HB 468 was heard in the House Taxation Committee on February 21, but has not yet been voted on. Please contact this entire Committee at once in support of HB 468, by clicking here and selecting “House Taxation” from the committee drop down list.
House Bill 571, just introduced by state Representative Kirk Wagoner (R-77), would provide that an employer could not prevent an employee from keeping a firearm in a locked vehicle in the company parking lot. HB 571 has not yet been assigned to a House committee.
Several pro-gun bills have passed in the state House of Representatives and now advance to the Senate:
House Bill 240, sponsored by state Representative Cary Smith (R-55), passed by a 58-41 vote. HB 240 is known as the “Higher Education Rights Restoration Act.” Among other constitutional protections, this bill would limit the authority of the Board of Regents and University System to regulate firearms.
House Bill 446, sponsored by state Representative Nicholas Schwaderer (R-14), would provide that discharging a firearm is not disorderly conduct. HB 446 passed by a 61-38 vote, and has been referred to the Senate Local Government Committee.
The following bills are sponsored by state Representative Krayton Kerns (R-58):
House Bill 459 would prohibit a health care provider from refusing service to a patient who refuses to answer questions about firearm ownership and would prohibit the requirement that a person, as a condition of receiving medical treatment, fill out forms that include questions about firearm ownership. HB 459 passed in the state House of Representatives today by a 61-37 vote.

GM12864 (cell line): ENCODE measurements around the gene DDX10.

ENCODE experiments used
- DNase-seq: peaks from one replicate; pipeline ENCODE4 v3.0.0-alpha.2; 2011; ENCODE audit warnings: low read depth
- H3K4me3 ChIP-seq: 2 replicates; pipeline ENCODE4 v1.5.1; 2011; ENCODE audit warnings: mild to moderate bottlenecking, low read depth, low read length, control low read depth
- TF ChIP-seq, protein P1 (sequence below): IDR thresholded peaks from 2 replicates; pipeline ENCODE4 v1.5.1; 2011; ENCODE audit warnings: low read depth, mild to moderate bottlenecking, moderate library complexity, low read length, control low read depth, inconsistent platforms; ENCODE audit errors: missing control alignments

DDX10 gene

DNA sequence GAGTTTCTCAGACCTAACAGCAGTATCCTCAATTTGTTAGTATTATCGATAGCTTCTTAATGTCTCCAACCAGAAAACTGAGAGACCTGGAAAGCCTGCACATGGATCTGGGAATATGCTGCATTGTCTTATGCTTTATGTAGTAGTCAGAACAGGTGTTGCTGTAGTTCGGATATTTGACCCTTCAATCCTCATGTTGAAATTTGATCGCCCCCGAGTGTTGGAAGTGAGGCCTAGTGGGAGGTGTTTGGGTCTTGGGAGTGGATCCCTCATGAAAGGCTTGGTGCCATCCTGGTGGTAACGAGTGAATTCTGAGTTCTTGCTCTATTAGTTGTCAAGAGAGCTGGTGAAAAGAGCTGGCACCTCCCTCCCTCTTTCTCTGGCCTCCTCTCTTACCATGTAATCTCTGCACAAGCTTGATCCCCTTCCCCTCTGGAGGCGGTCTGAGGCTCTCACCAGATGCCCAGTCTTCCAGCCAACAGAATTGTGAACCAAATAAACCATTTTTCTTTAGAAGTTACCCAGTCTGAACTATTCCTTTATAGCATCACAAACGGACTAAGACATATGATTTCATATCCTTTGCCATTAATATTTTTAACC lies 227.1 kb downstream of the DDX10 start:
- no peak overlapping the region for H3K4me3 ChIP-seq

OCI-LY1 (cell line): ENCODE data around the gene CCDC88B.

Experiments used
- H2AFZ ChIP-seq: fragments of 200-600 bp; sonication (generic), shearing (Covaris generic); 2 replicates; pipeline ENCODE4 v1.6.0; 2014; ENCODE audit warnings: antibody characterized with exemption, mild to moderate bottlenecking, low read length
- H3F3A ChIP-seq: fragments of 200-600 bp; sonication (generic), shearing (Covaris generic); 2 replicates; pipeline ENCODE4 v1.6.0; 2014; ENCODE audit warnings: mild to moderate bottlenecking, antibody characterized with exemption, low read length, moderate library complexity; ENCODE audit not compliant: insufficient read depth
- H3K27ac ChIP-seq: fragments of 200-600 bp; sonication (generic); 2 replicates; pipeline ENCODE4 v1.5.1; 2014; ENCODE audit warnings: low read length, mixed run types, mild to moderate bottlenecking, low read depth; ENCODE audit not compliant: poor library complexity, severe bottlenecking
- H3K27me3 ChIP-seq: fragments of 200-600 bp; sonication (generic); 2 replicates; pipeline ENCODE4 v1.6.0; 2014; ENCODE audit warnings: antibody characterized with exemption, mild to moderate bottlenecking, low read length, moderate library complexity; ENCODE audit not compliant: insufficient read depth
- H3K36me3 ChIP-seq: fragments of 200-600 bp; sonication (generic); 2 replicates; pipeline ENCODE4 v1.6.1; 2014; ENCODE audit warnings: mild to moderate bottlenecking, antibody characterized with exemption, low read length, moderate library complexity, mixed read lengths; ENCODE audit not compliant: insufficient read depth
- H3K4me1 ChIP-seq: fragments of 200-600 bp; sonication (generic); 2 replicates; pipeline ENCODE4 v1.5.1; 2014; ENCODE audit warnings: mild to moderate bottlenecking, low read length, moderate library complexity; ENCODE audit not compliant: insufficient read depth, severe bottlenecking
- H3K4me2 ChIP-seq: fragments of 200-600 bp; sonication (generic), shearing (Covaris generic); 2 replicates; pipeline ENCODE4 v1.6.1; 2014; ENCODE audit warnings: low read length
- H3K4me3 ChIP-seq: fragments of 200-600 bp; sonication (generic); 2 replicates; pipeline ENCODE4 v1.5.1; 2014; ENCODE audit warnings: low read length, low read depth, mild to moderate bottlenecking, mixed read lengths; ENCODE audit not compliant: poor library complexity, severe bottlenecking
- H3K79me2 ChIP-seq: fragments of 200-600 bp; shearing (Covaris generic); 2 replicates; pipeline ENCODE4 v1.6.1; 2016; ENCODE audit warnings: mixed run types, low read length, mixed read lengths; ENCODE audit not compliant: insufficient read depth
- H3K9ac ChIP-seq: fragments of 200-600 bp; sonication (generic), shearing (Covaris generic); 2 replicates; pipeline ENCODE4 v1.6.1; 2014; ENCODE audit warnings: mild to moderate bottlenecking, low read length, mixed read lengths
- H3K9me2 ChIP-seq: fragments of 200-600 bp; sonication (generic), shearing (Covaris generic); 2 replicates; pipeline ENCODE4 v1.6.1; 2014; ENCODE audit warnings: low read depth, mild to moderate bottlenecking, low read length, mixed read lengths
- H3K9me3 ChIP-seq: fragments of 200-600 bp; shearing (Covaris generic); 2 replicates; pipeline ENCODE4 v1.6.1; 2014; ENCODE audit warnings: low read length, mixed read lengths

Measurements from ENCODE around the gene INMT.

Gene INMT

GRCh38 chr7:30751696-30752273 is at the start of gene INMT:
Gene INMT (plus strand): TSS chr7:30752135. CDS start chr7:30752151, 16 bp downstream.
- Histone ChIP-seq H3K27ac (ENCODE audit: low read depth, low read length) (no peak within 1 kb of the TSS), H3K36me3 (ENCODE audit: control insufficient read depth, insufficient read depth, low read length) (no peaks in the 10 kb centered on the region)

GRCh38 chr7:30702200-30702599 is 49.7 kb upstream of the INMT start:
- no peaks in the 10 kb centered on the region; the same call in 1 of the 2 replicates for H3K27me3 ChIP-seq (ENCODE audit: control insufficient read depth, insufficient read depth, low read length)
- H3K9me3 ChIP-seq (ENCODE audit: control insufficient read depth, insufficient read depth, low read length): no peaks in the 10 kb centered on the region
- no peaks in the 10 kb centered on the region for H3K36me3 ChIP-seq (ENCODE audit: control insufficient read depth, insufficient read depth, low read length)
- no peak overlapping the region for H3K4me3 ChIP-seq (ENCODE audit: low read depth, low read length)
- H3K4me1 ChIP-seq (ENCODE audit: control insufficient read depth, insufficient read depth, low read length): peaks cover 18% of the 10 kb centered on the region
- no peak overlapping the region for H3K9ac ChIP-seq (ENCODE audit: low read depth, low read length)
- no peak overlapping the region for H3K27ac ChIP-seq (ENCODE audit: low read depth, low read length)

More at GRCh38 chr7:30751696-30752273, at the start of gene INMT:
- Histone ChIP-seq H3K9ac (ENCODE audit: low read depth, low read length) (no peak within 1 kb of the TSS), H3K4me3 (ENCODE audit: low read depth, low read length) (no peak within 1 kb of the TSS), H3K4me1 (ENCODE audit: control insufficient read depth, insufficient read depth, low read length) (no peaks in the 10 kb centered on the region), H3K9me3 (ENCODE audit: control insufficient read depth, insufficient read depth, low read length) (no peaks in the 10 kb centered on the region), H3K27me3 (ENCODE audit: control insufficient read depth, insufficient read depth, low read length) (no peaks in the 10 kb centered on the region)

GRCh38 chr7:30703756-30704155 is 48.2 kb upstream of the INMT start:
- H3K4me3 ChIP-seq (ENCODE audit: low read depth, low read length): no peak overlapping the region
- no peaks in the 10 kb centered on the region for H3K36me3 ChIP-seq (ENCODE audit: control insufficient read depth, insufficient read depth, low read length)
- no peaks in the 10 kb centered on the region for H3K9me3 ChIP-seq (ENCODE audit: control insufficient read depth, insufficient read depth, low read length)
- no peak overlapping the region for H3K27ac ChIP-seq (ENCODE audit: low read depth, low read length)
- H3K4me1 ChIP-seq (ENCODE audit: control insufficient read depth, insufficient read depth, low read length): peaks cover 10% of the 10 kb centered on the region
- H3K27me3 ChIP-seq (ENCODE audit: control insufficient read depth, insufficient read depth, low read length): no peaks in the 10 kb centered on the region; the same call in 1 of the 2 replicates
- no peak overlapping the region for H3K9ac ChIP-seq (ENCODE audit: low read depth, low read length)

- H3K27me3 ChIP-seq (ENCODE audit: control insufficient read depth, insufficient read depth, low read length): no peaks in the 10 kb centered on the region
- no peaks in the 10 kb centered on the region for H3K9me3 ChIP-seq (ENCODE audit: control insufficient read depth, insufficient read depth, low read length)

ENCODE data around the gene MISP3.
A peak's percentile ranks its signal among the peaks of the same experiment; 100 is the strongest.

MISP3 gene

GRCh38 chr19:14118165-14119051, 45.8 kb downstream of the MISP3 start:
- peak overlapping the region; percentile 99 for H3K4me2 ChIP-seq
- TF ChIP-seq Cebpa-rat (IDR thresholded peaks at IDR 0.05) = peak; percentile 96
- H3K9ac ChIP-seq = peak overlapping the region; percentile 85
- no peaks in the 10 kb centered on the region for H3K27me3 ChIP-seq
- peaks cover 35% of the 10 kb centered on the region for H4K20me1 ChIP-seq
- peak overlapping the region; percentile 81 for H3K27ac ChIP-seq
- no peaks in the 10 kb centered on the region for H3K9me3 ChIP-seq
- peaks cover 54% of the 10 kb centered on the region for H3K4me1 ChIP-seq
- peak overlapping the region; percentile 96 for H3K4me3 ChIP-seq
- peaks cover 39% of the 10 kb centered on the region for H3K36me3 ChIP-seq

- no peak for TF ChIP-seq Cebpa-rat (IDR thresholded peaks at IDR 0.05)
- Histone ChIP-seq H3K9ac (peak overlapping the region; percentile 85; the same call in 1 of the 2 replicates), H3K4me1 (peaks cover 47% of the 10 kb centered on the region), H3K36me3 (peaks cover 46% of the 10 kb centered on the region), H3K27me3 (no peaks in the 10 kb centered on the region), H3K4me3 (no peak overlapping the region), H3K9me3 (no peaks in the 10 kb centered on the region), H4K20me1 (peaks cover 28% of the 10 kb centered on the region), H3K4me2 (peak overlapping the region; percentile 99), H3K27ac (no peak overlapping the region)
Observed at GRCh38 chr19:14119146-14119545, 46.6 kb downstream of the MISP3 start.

House Bill 205, a measure that would legalize the use of suppressors for all hunting, passed by a 61-37 vote. For more information on firearms and suppressors, click here. HB 205 is scheduled to be heard by the Senate Judiciary Committee on March 6. Please contact this entire Committee at once in support of HB 205, by clicking here and selecting “Senate Judiciary” from the committee drop down list.
House Bill 304, which would eliminate the need for a concealed weapon permit within city limits which is already the law outside city limits, passed by a 58-41 vote. HB 304 would only apply to individuals who are “eligible to possess a handgun under state or federal law.” HB 304 has been referred to the Senate Education and Cultural Resources Committee.
Unfortunately, House Bill 358 failed to pass its second reading by a vote of 48-52. This bill would have allowed concealed weapon permit holders to carry a concealed firearm in banks, government buildings, restaurants and other places that serve alcohol. Open carrying is currently allowed in these places.
The NRA thanks you for taking the time to contact your state legislators on these important matters. Your involvement in the legislative process is critical to the protection of our freedoms.
Established in 1975, the Institute for Legislative Action (ILA) is the “lobbying” arm of the National Rifle Association of America. ILA is responsible for preserving the right of all law-abiding individuals in the legislative, political, and legal arenas, to purchase, possess and use firearms for legitimate purposes as guaranteed by the Second Amendment to the U.S. Constitution. Visit: www.nra.org